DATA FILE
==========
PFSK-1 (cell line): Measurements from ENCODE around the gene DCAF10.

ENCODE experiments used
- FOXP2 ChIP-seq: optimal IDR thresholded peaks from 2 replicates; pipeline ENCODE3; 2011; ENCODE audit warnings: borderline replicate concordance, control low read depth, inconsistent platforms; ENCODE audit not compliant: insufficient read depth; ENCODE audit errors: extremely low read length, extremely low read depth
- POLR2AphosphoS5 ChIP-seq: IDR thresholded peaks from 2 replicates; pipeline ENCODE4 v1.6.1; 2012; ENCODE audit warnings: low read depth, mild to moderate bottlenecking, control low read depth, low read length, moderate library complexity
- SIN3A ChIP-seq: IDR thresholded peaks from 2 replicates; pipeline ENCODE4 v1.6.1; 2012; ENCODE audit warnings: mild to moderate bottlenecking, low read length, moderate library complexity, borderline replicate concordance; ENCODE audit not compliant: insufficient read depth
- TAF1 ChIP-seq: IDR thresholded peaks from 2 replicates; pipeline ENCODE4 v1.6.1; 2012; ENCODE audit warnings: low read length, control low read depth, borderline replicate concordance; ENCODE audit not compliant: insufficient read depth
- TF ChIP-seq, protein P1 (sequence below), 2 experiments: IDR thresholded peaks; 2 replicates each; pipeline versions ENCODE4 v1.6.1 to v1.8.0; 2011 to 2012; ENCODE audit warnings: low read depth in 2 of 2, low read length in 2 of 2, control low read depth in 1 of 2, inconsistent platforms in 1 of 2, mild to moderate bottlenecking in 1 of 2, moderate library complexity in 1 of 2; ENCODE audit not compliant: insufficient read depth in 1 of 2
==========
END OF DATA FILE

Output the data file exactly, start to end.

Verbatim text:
PFSK-1 (cell line): Measurements from ENCODE around the gene DCAF10.

ENCODE experiments used
- FOXP2 ChIP-seq: optimal IDR thresholded peaks from 2 replicates; pipeline ENCODE3; 2011; ENCODE audit warnings: borderline replicate concordance, control low read depth, inconsistent platforms; ENCODE audit not compliant: insufficient read depth; ENCODE audit errors: extremely low read length, extremely low read depth
- POLR2AphosphoS5 ChIP-seq: IDR thresholded peaks from 2 replicates; pipeline ENCODE4 v1.6.1; 2012; ENCODE audit warnings: low read depth, mild to moderate bottlenecking, control low read depth, low read length, moderate library complexity
- SIN3A ChIP-seq: IDR thresholded peaks from 2 replicates; pipeline ENCODE4 v1.6.1; 2012; ENCODE audit warnings: mild to moderate bottlenecking, low read length, moderate library complexity, borderline replicate concordance; ENCODE audit not compliant: insufficient read depth
- TAF1 ChIP-seq: IDR thresholded peaks from 2 replicates; pipeline ENCODE4 v1.6.1; 2012; ENCODE audit warnings: low read length, control low read depth, borderline replicate concordance; ENCODE audit not compliant: insufficient read depth
- TF ChIP-seq, protein P1 (sequence below), 2 experiments: IDR thresholded peaks; 2 replicates each; pipeline versions ENCODE4 v1.6.1 to v1.8.0; 2011 to 2012; ENCODE audit warnings: low read depth in 2 of 2, low read length in 2 of 2, control low read depth in 1 of 2, inconsistent platforms in 1 of 2, mild to moderate bottlenecking in 1 of 2, moderate library complexity in 1 of 2; ENCODE audit not compliant: insufficient read depth in 1 of 2